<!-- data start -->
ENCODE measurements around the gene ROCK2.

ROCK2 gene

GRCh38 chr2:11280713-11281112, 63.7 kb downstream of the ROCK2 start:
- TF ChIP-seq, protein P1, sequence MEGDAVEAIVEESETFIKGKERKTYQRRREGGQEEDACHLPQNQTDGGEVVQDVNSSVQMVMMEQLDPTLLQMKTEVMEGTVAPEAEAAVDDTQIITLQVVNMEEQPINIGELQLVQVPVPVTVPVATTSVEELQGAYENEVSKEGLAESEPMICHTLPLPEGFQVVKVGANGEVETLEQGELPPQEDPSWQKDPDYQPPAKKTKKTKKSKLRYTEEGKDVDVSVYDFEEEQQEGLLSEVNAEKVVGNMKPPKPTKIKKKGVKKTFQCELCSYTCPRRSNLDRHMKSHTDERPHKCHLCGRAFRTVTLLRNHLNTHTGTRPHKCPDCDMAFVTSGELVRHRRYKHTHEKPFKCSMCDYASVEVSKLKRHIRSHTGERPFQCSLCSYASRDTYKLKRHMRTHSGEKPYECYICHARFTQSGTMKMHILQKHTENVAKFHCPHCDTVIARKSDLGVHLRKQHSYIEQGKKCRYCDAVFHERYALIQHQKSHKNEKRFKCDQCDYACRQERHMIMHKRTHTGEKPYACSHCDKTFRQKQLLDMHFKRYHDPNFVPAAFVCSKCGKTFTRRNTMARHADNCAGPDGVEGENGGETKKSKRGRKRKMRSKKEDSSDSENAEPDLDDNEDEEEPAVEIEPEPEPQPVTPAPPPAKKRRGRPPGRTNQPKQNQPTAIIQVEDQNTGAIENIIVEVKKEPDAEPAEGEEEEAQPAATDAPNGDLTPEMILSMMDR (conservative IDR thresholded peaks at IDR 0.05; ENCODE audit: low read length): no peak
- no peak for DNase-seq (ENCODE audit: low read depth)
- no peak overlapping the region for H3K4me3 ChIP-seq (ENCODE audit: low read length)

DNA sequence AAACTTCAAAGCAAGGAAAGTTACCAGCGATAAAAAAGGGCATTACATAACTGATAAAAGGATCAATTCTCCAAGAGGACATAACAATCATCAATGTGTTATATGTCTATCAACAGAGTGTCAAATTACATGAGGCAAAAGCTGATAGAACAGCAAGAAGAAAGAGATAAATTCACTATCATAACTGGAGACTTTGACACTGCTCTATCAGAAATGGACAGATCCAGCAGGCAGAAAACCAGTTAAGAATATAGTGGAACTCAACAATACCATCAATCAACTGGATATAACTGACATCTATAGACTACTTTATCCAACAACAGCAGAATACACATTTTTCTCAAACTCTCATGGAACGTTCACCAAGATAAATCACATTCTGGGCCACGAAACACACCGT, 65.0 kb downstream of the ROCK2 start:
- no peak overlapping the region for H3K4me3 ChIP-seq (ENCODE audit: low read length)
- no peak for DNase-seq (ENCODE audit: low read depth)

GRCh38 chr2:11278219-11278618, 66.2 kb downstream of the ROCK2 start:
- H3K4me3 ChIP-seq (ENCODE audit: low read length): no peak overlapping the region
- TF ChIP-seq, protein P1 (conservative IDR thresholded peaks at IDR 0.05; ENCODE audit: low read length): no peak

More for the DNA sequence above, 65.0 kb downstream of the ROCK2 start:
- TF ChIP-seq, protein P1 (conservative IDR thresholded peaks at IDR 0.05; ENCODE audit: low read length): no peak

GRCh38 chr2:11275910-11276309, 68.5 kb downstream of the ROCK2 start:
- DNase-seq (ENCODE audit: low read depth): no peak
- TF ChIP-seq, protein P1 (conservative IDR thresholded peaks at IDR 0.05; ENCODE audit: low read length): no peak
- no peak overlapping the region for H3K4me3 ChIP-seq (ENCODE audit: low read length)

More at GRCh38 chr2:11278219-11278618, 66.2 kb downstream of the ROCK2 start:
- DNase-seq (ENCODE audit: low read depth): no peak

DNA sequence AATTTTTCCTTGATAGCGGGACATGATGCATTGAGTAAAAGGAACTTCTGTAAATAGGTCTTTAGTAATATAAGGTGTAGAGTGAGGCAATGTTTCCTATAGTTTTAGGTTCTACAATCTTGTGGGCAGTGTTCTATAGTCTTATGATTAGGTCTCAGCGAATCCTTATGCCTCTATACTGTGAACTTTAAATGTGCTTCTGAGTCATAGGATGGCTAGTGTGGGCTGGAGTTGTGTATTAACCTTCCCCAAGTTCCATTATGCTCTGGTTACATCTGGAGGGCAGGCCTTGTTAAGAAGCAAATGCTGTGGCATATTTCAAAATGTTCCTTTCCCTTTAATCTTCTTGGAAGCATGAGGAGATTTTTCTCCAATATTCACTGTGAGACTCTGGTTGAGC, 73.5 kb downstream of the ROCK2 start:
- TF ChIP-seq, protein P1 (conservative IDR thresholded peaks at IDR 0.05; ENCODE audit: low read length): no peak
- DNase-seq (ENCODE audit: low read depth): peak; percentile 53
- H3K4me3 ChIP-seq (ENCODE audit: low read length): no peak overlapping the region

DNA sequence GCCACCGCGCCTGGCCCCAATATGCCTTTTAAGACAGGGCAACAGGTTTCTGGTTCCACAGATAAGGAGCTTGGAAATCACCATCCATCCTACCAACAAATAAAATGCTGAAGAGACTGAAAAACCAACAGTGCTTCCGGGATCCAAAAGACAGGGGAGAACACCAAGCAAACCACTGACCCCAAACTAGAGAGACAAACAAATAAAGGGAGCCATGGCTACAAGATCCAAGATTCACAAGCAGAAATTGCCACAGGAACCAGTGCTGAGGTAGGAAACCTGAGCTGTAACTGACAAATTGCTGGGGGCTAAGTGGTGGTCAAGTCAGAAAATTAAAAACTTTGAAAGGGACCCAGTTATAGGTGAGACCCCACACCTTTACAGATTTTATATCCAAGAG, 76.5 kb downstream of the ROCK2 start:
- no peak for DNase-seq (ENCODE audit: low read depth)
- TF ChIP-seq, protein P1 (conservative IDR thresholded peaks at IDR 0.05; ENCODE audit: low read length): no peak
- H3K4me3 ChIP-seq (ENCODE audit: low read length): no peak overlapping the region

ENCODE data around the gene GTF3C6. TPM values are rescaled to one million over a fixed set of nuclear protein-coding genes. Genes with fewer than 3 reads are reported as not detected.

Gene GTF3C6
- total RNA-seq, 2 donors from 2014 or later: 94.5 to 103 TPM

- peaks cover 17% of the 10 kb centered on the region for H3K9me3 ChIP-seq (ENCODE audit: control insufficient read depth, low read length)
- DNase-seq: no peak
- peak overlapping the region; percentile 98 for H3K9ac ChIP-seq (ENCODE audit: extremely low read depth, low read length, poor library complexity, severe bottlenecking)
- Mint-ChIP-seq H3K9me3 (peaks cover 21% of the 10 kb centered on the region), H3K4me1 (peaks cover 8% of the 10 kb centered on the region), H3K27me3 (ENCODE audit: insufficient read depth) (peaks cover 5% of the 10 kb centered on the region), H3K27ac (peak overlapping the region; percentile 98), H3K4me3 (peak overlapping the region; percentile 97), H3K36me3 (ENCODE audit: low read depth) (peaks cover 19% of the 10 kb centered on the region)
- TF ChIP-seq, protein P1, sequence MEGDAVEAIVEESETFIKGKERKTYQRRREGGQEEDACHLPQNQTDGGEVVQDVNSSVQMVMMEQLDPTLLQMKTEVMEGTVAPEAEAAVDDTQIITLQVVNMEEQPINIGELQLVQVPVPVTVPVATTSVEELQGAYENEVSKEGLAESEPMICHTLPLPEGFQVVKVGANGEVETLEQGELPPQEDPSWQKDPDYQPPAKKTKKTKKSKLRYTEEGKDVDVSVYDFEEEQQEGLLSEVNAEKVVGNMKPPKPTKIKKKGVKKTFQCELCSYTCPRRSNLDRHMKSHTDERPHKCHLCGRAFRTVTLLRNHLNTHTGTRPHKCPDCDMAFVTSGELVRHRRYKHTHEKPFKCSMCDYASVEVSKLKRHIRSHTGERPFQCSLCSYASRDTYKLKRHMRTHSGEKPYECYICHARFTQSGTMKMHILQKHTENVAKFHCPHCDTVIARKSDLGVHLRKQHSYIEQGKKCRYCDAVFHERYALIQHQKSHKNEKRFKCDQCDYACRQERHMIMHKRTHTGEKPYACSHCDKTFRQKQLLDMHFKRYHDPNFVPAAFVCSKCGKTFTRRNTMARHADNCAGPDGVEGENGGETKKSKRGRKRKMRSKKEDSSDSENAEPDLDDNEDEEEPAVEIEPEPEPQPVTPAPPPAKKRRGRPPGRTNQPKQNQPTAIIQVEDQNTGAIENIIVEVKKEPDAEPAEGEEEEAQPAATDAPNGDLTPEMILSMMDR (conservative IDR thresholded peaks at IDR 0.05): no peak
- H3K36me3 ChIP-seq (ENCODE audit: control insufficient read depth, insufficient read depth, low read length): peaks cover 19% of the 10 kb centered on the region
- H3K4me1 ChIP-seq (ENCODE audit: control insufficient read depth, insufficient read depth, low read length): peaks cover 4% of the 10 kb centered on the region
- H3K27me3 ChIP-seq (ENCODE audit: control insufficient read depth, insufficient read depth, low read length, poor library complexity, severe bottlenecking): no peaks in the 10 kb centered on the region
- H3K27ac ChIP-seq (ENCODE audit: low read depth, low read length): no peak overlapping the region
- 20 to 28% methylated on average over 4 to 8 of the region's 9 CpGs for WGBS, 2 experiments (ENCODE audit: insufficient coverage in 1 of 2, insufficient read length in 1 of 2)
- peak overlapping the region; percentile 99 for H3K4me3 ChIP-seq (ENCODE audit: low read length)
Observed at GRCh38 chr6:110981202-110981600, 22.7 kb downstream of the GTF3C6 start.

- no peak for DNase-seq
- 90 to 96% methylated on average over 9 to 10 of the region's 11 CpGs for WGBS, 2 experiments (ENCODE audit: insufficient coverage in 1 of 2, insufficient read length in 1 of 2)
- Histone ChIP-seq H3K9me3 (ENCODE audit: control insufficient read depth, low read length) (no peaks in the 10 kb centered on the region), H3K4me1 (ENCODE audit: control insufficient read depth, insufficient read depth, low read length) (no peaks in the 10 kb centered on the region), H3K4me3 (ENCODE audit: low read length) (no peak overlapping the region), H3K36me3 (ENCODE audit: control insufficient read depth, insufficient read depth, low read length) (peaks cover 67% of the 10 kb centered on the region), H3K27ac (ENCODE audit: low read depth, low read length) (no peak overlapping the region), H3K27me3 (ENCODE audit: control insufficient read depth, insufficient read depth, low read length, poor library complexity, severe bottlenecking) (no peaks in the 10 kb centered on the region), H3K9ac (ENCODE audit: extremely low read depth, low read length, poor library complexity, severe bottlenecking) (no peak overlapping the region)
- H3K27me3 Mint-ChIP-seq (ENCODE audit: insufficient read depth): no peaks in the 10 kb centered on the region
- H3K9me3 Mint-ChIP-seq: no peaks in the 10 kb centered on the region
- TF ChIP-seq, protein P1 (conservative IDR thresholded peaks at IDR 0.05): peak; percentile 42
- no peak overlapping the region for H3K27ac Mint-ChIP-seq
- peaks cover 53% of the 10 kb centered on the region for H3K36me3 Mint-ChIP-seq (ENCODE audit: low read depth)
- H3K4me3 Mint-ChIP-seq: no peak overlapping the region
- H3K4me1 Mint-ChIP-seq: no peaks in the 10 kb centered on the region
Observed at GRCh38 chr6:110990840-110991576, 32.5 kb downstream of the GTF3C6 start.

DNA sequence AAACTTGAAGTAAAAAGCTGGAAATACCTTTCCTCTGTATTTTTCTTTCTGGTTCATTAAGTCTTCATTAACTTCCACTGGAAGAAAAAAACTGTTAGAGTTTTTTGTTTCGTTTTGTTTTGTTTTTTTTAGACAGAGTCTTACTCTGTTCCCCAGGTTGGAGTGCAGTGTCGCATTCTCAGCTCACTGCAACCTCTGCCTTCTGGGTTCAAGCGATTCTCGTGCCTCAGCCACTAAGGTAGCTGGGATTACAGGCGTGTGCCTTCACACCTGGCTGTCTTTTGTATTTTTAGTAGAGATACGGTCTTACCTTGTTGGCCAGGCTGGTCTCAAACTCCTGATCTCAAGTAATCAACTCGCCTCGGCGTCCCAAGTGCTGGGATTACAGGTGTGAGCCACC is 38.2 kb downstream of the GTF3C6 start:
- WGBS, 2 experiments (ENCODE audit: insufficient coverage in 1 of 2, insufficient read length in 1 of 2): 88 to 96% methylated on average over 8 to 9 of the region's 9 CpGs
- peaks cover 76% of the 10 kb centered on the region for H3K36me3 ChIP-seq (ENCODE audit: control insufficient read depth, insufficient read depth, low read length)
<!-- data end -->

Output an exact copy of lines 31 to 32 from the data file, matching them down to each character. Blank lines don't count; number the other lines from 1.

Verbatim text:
- total RNA-seq, 2 donors from 2014 or later: 94.5 to 103 TPM

- peaks cover 17% of the 10 kb centered on the region for H3K9me3 ChIP-seq (ENCODE audit: control insufficient read depth, low read length)